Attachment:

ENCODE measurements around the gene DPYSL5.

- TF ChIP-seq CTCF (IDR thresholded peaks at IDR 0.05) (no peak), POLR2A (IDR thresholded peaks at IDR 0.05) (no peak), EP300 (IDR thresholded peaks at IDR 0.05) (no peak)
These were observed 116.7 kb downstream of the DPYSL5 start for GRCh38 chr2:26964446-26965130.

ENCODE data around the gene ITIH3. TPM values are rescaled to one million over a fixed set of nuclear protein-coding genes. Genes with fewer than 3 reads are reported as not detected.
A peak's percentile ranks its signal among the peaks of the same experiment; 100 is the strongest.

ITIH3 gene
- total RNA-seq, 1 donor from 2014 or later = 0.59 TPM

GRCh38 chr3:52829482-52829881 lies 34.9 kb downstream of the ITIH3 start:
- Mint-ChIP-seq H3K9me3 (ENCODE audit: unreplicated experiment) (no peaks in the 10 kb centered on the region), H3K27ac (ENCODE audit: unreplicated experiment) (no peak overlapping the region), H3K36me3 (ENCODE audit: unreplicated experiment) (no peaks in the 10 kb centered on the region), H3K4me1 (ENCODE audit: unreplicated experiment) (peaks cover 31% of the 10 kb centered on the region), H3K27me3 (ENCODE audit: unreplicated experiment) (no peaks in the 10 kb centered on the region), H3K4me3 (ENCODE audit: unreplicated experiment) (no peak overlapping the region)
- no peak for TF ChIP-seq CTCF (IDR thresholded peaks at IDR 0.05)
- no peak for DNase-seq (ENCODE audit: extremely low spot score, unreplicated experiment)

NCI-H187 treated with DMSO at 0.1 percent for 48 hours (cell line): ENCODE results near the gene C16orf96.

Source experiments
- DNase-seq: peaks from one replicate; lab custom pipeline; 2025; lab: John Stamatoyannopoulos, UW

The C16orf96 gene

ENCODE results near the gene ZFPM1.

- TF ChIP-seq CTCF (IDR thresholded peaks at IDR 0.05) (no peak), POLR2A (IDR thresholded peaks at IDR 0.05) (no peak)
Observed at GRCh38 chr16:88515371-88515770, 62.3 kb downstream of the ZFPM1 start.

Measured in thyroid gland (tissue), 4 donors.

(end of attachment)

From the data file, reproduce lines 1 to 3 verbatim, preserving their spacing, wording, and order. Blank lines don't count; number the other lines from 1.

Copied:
ENCODE measurements around the gene DPYSL5.

- TF ChIP-seq CTCF (IDR thresholded peaks at IDR 0.05) (no peak), POLR2A (IDR thresholded peaks at IDR 0.05) (no peak), EP300 (IDR thresholded peaks at IDR 0.05) (no peak)
These were observed 116.7 kb downstream of the DPYSL5 start for GRCh38 chr2:26964446-26965130.